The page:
Sunday, 24 February 2013

Drax Nailed to Its Perch

Drax's a stiff. Bereft of life, He rests in peace. If you hadn't nailed the green subsidy he would be pushing up the daisies! 'Its metabolic processes are now history. Drax kicked the bucket, he's shuffled off this mortal coil, run down the curtain and joined the bleedin’ choir invisibile!
(With apologies to Monty Python)
© Copyright Paul Glazzard
Drax coal-fired power station is one of the largest in Europe and currently supplies 7% of the UK’s electricity. It should be closed down as EU rules come into effect in 2016 requiring coal plants to install expensive pollution-control devices if they want to continue to operate. This will combine with the carbon tax ‒ being introduced in April ‒ to make Drax uneconomic  as burning coal emits copious quantities of carbon dioxide, for example twice as much as burning gas. The chief executive of Drax does not share my view.  Ms Thomson has shareholders to satisfy who want to hear that the plant has a future and that their investment is safe. She is becoming increasingly imaginative in her assurances but the truth will out. By 2016, Drax will be worth only the value of a derelict brownfield site.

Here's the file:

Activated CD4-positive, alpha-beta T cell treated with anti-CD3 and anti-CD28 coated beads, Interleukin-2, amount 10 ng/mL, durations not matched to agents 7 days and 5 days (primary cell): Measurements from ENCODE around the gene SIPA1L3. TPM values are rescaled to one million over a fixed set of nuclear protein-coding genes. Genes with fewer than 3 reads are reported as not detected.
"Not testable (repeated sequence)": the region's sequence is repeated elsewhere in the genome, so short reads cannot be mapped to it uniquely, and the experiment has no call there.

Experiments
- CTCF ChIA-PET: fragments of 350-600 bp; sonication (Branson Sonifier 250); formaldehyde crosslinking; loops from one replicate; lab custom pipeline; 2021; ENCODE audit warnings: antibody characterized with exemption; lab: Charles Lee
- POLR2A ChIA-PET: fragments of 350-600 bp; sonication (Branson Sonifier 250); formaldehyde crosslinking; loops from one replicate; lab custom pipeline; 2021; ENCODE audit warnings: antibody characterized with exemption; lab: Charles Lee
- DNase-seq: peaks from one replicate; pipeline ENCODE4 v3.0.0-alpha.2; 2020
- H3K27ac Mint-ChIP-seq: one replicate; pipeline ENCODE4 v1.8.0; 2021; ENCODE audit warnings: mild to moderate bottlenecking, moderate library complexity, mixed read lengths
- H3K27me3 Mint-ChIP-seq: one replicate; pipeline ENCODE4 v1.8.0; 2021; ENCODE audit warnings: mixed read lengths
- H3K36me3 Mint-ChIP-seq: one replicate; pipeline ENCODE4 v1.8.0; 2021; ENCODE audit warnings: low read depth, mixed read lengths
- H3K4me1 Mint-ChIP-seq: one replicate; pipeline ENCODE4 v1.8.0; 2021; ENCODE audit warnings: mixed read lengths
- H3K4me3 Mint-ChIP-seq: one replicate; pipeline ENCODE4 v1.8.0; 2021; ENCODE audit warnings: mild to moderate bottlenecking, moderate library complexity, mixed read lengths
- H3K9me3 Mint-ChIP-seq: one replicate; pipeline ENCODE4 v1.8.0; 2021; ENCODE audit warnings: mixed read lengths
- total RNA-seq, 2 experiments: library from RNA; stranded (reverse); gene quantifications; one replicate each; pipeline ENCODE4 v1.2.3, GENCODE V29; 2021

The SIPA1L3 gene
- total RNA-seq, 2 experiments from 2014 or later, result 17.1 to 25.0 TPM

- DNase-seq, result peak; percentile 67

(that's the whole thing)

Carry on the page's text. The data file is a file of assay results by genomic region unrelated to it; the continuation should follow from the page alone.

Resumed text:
The apparent problem being addressed by the management of Drax is that there is no future in burning coal. This is, of course, true; but their solution, to convert the boilers to burning biomass, is absurd.  The wood will be imported from abroad, mainly from commercially managed forests in the US. This makes business sense only because they believe they can claim the government’s green subsidy (raised through levies on customer energy bills). This is an example of not seeing the wood for the trees (excuse my pun). The real problem is that Drax is an inefficient behemoth built in an era of cheap coal and lack of concern about the environmental consequences. The problem is Drax. Whatever fuel is shovelled into its vast boilers is burnt inefficiently with the waste heat emitted through its massive cooling towers. It could burn used chip oil, recycle newspapers or the minutes of past meetings of the Drax board; it would not make Drax a green energy generator. Drax has as much chance of a green conversion as breathing life into the Norwegian Blue parrot in the Monty Python sketch.